At WMC Global, we analyze hundreds of phishing kits every week, which use a range of lures to steal credentials from victims, and we examine the exfiltration mechanisms used by threat actors to harvest stolen credentials from victims. The majority of phishing kits use a simple email exfiltration method to send victims’ data—compromised credentials—to a mailbox owned by the threat actor; the second most common method of exfiltration was writing the stolen data to a file stored on the website host. Though there are many exfiltration methods available to threat actors, our analysis found email and file write exfiltration to be amongst the most common.
Email Exfiltration Method
The most common exfiltration method used by phishers on a credential phishing site is to send the stolen data via email. This method is quick and easy for a threat actor to set-up and allows for a centralized place from which to receive email logs. However, this method risks exposing the threat actor’s identify, as it creates an email trail and enables threat hunters the ability to track threat actor activity around multiple phishing kits. Figure 1 below shows an example of the email exfiltration method.
Figure 1. Email Exfiltration Method
WMC Global also noted several phishing kits are backdoored, meaning they contain hidden email exfiltration addresses. There are a couple of hypotheses for why these are present. Either:
- Threat actors who develop and sell phishing kits on dark and deep web marketplaces hide their email address within the phishing kit they sell to gather compromised credentials from the phishing kits they developed but did not personally deploy. Or,
- These hidden email addresses are the true exfiltration addresses, and the plain text email address within the phishing kit are fake emails inserted to obfuscate attribution efforts by threat hunters.
The code snippet example in Figure 2 below shows a function called country sort, which is, in fact, a hidden email address encoded using decimal. The decoded email address is shown in Figure 3.
Figure 2. Country Sort
Figure 3. Decoded Country Sort Email Address
File Write Exfiltration Method
Another commonly used exfiltration method is to write the victim’s data to a log on the web system. This method makes attribution of the threat actor more difficult and allows the threat actor to gather all compromised credentials at once, both quickly and easily. However, these compromised credentials are often easily accessed by navigating to a logs.txt page on the phishing website, allowing others to see the stolen victim data. These files can also be lost when the server is taken offline.
Figure 4. File Write Exfiltration Method
Database Entry Exfiltration Method
A more advanced kit often uses a database to store compromised data. These databases are regularly placed on the website’s root and provide the threat actor an admin panel login from which to easily view the stolen data within the database. These pre-packaged phishing kits are sometimes referred to as Phishing as a Service (PaaS) offerings, as they offer a sophisticated, yet prebuilt, phishing kit to less technically savvy threat actors, enabling those threat actors to deploy phishing campaigns and access the compromised data despite limited technical abilities. Notwithstanding the ease in spinning up phishing webpages with a pre-packaged phishing kit, the databases used in such kits are frequently left exposed, and admin panels often use default passwords to protect them, resulting in less than secure data storage—for both the victims and the threat actor.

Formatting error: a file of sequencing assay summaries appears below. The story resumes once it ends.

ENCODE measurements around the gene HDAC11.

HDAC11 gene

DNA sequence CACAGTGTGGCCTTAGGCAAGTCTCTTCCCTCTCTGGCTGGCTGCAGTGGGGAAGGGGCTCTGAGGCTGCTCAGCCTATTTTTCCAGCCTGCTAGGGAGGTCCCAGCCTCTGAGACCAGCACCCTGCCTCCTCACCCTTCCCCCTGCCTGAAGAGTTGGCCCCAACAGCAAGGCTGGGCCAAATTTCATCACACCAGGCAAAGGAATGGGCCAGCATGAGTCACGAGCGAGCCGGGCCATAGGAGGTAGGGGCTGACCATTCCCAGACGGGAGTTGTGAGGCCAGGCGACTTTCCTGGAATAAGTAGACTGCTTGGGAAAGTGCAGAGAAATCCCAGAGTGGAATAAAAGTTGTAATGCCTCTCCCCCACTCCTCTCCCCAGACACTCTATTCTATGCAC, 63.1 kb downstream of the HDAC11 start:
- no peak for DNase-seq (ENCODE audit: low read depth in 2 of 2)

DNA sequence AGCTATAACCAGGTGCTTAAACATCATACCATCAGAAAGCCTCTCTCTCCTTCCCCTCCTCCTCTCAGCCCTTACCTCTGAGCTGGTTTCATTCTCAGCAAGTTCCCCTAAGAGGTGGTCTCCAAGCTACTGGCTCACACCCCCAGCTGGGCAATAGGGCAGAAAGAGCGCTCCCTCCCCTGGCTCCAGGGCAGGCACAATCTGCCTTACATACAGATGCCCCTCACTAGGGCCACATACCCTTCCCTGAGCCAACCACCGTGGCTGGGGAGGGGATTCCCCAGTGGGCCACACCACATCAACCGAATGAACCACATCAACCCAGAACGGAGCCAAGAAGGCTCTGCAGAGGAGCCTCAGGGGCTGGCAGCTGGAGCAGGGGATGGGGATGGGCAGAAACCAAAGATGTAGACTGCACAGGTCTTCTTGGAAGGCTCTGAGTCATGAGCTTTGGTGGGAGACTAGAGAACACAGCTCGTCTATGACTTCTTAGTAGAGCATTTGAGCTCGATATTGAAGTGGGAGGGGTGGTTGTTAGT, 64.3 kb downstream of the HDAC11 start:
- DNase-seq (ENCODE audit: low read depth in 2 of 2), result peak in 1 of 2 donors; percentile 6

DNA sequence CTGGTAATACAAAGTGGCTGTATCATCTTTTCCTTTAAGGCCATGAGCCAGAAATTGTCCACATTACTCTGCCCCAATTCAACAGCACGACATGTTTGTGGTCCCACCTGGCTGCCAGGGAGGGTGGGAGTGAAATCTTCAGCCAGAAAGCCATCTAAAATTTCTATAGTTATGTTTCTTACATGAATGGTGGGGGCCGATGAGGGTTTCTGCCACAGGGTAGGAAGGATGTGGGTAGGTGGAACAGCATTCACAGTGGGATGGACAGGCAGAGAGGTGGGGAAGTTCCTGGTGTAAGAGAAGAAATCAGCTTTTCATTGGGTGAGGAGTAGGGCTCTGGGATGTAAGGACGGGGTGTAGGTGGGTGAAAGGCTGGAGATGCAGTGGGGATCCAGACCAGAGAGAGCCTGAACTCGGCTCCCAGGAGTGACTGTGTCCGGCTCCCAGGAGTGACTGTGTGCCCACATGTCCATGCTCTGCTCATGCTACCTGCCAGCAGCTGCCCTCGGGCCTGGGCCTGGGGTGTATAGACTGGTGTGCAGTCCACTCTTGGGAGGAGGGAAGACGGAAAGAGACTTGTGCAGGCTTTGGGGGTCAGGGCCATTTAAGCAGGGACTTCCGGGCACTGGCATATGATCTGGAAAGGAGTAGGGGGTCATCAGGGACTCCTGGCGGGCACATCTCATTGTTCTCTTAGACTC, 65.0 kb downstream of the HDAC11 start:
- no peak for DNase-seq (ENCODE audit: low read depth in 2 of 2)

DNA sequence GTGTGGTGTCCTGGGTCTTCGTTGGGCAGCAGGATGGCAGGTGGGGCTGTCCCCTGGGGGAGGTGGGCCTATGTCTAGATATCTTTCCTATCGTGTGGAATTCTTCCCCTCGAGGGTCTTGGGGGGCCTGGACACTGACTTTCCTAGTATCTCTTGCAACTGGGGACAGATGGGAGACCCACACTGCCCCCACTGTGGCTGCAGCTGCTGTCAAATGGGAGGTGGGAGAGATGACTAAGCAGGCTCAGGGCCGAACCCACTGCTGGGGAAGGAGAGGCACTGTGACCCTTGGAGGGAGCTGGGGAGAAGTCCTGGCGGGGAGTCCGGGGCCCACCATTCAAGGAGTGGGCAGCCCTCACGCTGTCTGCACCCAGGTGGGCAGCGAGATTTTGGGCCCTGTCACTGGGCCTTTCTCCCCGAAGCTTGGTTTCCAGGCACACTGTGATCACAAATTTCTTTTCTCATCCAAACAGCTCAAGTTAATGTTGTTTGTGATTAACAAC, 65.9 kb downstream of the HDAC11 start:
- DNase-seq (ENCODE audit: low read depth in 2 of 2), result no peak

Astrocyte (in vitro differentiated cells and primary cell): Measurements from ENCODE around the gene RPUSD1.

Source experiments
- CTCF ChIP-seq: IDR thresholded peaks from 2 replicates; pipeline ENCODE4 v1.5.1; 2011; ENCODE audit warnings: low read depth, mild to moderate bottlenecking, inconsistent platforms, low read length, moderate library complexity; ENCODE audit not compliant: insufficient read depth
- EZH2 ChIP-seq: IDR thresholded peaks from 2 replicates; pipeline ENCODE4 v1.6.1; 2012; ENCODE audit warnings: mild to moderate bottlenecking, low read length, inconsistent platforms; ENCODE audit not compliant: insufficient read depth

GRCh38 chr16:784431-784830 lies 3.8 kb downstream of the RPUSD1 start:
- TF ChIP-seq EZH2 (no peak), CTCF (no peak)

Figure 5. Database Entry Exfiltration Method
API Exfiltration Method
A less frequent exfiltration method is to use an API of a chat service. For example, a phisher may use a Telegram bot to send the stolen data to a dedicated chat used by the threat actor. This allows for remote monitoring of the phishing site; however, these can be intercepted and hijacked, stopping the threat actor from receiving the credentials.
Figure 6. API Filtration Methods (Source: twitter.com/ninoseki)
Less Common Exfiltration Methods
WMC Global monitors for code snippets for all exfiltration methods; however, some methods of exfiltration are very rare, and code samples are not easily found. Other such exfiltration methods include SMS, ICQ, and Internet Relay Chat (IRC).
WMC Global has only seen a small number of kits using SMS exfiltration. The phishing kits make use of API calls to an Internet SMS sending service. Using this method is a quick and unique way to send logs but does require a heavy footprint and a receiving mobile number, which could be used for threat attribution. A sample of this method is shown in Figure 7.
Figure 7. SMS Exfiltration Methods
ICQ is a cross-platform messenger often utilized by threat actors due to its stance on privacy and anonymity for users. ICQ supports bot development, and threat actors use the system much like other messaging applications by creating bots to send the data to a private channel or group where the threat actor can review the logs.
A dated messaging protocol, Internet Relay Chat (IRC) is still used to create botnets and serves as a central place by which to exfiltrate credential phishing logs.
With unique insight into phishing kits used by threat actors, WMC Global has developed a deep understanding into the tactics, techniques and procedures (TTPs) used by threat actors. In analyzing the most common exfiltration methods, WMC Global notes those methods are neither the most secure nor discreet; however, many threat actors working in the credential phishing space are more concerned about bulk victim logs than maintaining high operation security (OpSec), and thus elect to utilize such exfiltration methods despite the security and attribution risks posed.